What did Rector Elliot from St. James Bring Back from Cacouna?

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It seems the “then Rector” Elliot of St. James Anglican Church in Carleton Place was in poor health in August of 1899. Did he go down south, or somewhere out of the way? No, he went to St. John the Apostle in Cacouna, and elsewhere east in Quebec. Why there? I imagine he went to the summer retreat called the Clergy House of Retreat, founded in 1891 that was located on the land in front of the church. It operated until 1952, when it became the house for the summer chaplains to the parish. In bad need of repair the Clergy House of Retreat was torn down in 1962 when a new parsonage was purchased. Rector Elliot came back in better health and brought back 14 new pounds on his body.

St. John the Apostle was a summer church, built in 1865, and donated to the Lord Bishop to serve as a church for the many English speaking families that had summer houses in the area.  Rector Elliot came back to Carleton Place in better health and with 14 extra pounds ready to serve his congregation once again. Rector, Rev.Canon Elliot was the longest serving rector in St. James from 1890-1925

Cacouna is a municipality in the Rivière-du-Loup Regional County Municipality within the Bas-Saint-Laurent region of Quebec. It is located on the south shore of the Saint Lawrence River along Route 132.The land had been occupied since 1721, by a number of families. After the deportation of Acadians from Quebec in 1758, several Acadians established residence on the land, living as squatters.

At the end of the 19th and beginning of the 20th centuries, with the construction of the railway to Rivière-du-Loup and the Maritime provinces, several wealthy Anglophone families from Montreal and Toronto built luxury villas in Cacouna, some of which still stand today. In the summer, the village was as a site of beachgoing, celebration and relaxation for these vacationers,[8] providing employment to villagers working in the service industry. The vacationers began to slowly leave Cacouna during the Great Depression.

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St. James Anglican Church – Carleton Place, Ontario.

First Photo St. James Anglican Church 1882 Thanksgiving from Carleon Place and Beckwith Heritage Museum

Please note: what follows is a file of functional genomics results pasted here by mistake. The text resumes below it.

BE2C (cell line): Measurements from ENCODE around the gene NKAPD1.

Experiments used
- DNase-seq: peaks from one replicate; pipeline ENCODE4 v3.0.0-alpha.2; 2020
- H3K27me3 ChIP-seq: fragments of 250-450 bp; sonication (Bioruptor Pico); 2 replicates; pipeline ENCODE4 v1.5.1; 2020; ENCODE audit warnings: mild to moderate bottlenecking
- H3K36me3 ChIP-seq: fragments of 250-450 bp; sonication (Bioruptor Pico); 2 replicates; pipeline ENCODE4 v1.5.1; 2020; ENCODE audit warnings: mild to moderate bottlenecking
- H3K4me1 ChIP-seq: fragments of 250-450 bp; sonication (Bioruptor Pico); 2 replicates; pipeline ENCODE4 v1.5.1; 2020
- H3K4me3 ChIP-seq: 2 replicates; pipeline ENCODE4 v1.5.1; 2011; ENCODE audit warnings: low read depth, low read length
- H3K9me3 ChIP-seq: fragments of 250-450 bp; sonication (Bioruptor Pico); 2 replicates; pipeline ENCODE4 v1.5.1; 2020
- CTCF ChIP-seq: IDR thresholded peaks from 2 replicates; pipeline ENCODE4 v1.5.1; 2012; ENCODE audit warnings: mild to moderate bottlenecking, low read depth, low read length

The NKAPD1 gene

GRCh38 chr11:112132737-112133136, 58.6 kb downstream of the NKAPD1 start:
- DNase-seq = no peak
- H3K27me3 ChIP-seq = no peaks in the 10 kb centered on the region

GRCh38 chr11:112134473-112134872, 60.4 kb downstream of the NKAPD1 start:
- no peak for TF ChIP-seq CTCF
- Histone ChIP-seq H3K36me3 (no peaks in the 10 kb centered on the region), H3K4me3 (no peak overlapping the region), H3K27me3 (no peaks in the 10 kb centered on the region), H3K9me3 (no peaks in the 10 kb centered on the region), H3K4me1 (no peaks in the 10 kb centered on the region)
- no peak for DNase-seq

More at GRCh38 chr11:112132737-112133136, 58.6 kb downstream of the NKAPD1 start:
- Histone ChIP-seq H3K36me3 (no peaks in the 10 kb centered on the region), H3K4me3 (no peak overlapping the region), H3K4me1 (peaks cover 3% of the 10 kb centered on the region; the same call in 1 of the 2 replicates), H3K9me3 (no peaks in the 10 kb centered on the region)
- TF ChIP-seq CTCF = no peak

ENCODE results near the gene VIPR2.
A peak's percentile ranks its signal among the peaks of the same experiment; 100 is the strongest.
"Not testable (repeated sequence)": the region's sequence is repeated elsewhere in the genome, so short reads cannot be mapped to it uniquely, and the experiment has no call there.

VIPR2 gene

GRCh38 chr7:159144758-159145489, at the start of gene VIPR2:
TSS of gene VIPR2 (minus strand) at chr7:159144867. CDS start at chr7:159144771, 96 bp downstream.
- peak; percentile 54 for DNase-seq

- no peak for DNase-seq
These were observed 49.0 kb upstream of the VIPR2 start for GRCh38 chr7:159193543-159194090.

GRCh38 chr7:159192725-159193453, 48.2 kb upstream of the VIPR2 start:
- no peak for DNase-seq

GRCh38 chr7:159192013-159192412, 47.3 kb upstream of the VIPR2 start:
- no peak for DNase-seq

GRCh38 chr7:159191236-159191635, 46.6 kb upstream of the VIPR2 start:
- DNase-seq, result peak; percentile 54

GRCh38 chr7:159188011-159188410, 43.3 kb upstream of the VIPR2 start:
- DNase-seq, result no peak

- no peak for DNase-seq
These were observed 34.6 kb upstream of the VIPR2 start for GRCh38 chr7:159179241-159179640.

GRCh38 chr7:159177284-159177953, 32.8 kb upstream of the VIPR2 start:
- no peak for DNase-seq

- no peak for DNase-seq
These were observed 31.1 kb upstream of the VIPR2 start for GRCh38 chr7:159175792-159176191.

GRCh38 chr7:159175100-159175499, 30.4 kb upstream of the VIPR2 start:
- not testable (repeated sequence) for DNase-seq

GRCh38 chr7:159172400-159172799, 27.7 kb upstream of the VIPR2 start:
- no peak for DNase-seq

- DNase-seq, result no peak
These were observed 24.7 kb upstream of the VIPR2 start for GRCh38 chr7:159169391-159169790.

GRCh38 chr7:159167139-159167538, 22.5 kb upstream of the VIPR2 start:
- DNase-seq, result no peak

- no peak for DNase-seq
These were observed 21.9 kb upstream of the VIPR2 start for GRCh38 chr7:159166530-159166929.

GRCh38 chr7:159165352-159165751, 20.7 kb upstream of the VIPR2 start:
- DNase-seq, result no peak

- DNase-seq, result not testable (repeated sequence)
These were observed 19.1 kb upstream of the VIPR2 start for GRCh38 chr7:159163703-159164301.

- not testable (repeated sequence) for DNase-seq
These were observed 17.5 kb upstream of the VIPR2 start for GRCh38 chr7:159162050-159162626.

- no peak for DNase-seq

Other picture Linda Seccaspina

Newspaper clipping from 1899

Related reading. Reflections of the Old Parrish Hall (Elliot Hall) 

Does What Happens in the Church Pew Really Stay in the Pews?

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About lindaseccaspina

Linda Knight Seccaspina was born in Cowansville, Quebec about the same time as the wheel was invented and the first time she realized she could tell a tale was when she got caught passing her smutty stories around in Grade 7 at CHS by Mrs. Blinn. When Derek "Wheels" Wheeler from Degrassi Jr. High died in 2010, Linda wrote her own obituary. Some people said she should think about a career in writing obituaries. Before she laid her fingers to a keyboard, Linda owned the eclectic store Flash Cadilac and Savannah Devilles in Ottawa from 1976-1996. After writing for years about things that she cared about or pissed her off she finally found her calling. Is it sex drugs and rock n' roll you might ask? No, it is history. Seeing that her very first boyfriend in Grade 5 (who she won a Twist contest with in the 60s) is the head of the Brome Misissiquoi Historical Society and also specializes in local history back in Quebec, she finds that quite funny. She writes every single day and is also a columnist for Hometown News and Screamin's Mamas. She is a volunteer for the Carleton Place and Beckwith Heritage Museum, an admin for the Lanark County Genealogical Society Facebook page, and a local guest speaker. She has been now labelled an historian by the locals which in her mind is wrong. You see she will never be like the iconic local Lanark County historian Howard Morton Brown, nor like famed local writer Mary Cook. She proudly calls herself The National Enquirer Historical writer of Lanark County, and that she can live with. Linda has been called the most stubborn woman in Lanark County, and has requested her ashes to be distributed in any Casino parking lot as close to any Wheel of Fortune machine as you can get. But since she wrote her obituary, most people assume she's already dead. Linda has published six books, "Menopausal Woman From the Corn," "Cowansville High Misremembered," "Naked Yoga, Twinkies and Celebrities," "Cancer Calls Collect," "The Tilted Kilt-Vintage Whispers of Carleton Place," and "Flashbacks of Little Miss Flash Cadilac." All are available at Amazon in paperback and Kindle. Linda's books are for sale on Amazon or at Wisteria · 62 Bridge Street · Carleton Place, Ottawa, Canada, and at the Carleton Place and Beckwith Heritage Museum · 267 Edmund Street · Carleton Place, Ottawa, Canada--Appleton Museum-Mississippi Textile Mill and Mill Street Books and Heritage House Museum and The Artists Loft in Smith Falls.

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